Seagate has pretty much always been a major player in the storage market, where they're known primarily for their hard drives. They haven't been completely absent from the SSD market, but they have focused almost exclusively on the enterprise SSD market. It has been quite a while since we've seen a consumer-oriented SSD from Seagate, but the new BarraCuda SATA SSD brings them back into play.

The BarraCuda SSD comes with minimal technical specs, but what we have so far points to a mainstream SATA drive that probably uses current-generation 64L 3D TLC NAND flash memory and a controller with the usual DRAM cache. The internals may offer a hint as to Seagate's plans for the consumer SSD market: if the BarraCuda is just a Silicon Motion reference design, then Seagate may not be very serious about competing in this market segment. If they've written their own firmware for a Silicon Motion or Marvell controller, then the BarraCuda is more likely to be an interesting competitor and less likely to be another one-off product.

Seagate BarraCuda SSD Specifications
Capacity 250 GB 500 GB 1 TB 2 TB
Model Number STGS250401 STGS500401 STGS1000401 STGS2000401
Controller unspecified
NAND Flash Toshiba 64-layer 3D TLC NAND
Form-Factor, Interface 6 Gbps SATA, 2.5"
Sequential Read up to 540 MB/s
Sequential Write up to 520 MB/s
Random Read IOPS up to 90k IOPS
Random Write IOPS unspecified
DRAM Buffer unspecified
Warranty 5 years
MTBF 1.8M hours
Write Endurance unspecified 1092 TB
0.3 DWPD
Price $74.99 (30¢/GB) $119.99 (24¢/GB) $229.99 (23¢/GB) TBA

Pricing appears to be only slightly higher than competitors like the Crucial MX500 or WD Blue, which is to be expected since Seagate doesn't have the benefit of manufacturing their own flash memory (though they are now a minority shareholder of Toshiba Memory). The five year warranty and 0.3 DWPD endurance rating are standard for mainstream consumer SATA SSDs.

Seagate is planning a limited release through Amazon Prime this month, followed by broad availability in September.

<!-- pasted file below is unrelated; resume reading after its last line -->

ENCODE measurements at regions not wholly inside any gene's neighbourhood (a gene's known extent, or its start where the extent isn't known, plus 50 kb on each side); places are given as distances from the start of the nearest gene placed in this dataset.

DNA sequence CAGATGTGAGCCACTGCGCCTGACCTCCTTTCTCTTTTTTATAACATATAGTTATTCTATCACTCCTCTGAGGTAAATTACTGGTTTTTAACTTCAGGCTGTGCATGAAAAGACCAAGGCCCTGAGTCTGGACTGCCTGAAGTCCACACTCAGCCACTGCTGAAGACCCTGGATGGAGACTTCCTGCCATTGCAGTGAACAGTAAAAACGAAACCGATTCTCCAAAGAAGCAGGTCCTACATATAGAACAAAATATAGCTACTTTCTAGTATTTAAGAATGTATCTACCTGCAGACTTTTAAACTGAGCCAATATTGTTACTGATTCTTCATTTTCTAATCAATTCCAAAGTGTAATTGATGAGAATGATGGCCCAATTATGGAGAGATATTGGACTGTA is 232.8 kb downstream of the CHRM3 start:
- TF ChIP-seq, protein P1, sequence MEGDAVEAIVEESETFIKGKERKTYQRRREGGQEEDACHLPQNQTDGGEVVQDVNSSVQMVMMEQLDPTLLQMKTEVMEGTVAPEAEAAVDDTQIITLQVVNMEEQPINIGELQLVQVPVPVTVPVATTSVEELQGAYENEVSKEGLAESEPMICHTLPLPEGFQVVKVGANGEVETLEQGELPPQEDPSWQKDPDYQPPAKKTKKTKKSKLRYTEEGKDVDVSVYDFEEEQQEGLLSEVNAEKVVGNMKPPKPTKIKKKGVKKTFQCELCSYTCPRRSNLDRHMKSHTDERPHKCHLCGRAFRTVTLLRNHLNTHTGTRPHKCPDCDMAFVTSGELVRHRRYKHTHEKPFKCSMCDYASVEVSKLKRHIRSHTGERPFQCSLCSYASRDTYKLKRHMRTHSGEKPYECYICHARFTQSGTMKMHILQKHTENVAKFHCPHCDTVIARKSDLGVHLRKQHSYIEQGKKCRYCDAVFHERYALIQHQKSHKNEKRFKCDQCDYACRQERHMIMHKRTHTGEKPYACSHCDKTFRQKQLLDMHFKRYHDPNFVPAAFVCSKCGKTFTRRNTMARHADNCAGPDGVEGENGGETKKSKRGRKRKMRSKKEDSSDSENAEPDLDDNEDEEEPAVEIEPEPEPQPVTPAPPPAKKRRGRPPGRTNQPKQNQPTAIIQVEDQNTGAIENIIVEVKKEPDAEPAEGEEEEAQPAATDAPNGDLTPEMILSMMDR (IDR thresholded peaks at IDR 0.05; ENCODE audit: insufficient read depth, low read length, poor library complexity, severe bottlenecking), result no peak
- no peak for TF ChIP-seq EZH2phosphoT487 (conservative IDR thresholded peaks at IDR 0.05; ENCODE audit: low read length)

Source: Seagate

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  • cacnoff - Wednesday, July 4, 2018 - link

    You would be very wrong if you think a 2TB SSD is only $50 cost to the company making them. NAND and DRAM are very tightly constrained supply and demand based markets. If you aren't a primary NAND or DRAM maker you are going to pay market price, and Seagate is not a primary.
  • milkod2001 - Wednesday, July 4, 2018 - link

    If they order 100 000 or much more units they will build it under $50 at total cost easily.
  • Reflex - Wednesday, July 4, 2018 - link

    [citation needed]
  • milkod2001 - Thursday, July 5, 2018 - link

    Obviously this is information not revealed to public. Just my educated guess. There is no much special materials in SSD especially m2 SSD types. Whatever they sell at $200 retail price they must make it at $50 a pop max if they are mass produced in super large quantities.
  • Gigaplex - Thursday, July 5, 2018 - link

    If it was that easy, the other brands would be lowering their price to undercut Samsung significantly. That's not happening.
  • milkod2001 - Friday, July 6, 2018 - link

    Yes, it is that easy. Other brands have to lower prices to compete with Samsung. Lets say Samsung sells SSD at $200, other weak brand have to sell it for $189 if want to compete and survive.

    The real difference is that Samsung makes many parts itself, so production cost is much lower, it is not dependant on suppliers, no delays etc. Small brands pay more to produce anything and are getting less when selling in order to compete.
  • gglaw - Thursday, July 12, 2018 - link

    there is absolutely 0 chance a 2TB SSD with modern 3D NAND and controller being produced at $50 - this is just flat out 100% wrong. There are countless companies including dozens that sell straight from Taiwan and China under names 99% of ppl have never heard of that cannot come even CLOSE to these price points. There would be at least 1 out of the 50+ models out that would try to flood the market and just take tiny margins but get huge volumes selling under a quarter of what other companies do. No way to say it other than, wrong wrong wrong. Samsung producing everything in house has economic advantages but they also cannot sell these for $50. The price premium huge companies buying in lots ot 100k is not far from production costs. The companies buying Toshiba NAND, Phison full packaged designs, and Micron NAND in huge quantities are not getting out signicantly cheaper products.

    This is not the diamond conspiracy where the supply is
  • gglaw - Thursday, July 12, 2018 - link

    oops finger slipped on post key lol, but the diamond conspiracy with apparent gigantic excess of resources falsely limited to maintin insane markups is not true for DRAM or NAND production. So the claim that any company with access to internal vertical production model or able to buy mass quantities at discount being able to sell SSD's at a quarter of the current prices has absolutely no evidence.
  • leexgx - Wednesday, July 4, 2018 - link

    Can you please stop playing audio blip when I goto pages on this site (might be an advert) as it keeps on hogging my Bluetooth connection witch blocks audio from my other phone until I turn blue off and on (duel connected headset)
  • GilmourD - Sunday, July 8, 2018 - link

    Are you using Internet Explorer? I don't here a blip in Chrome.

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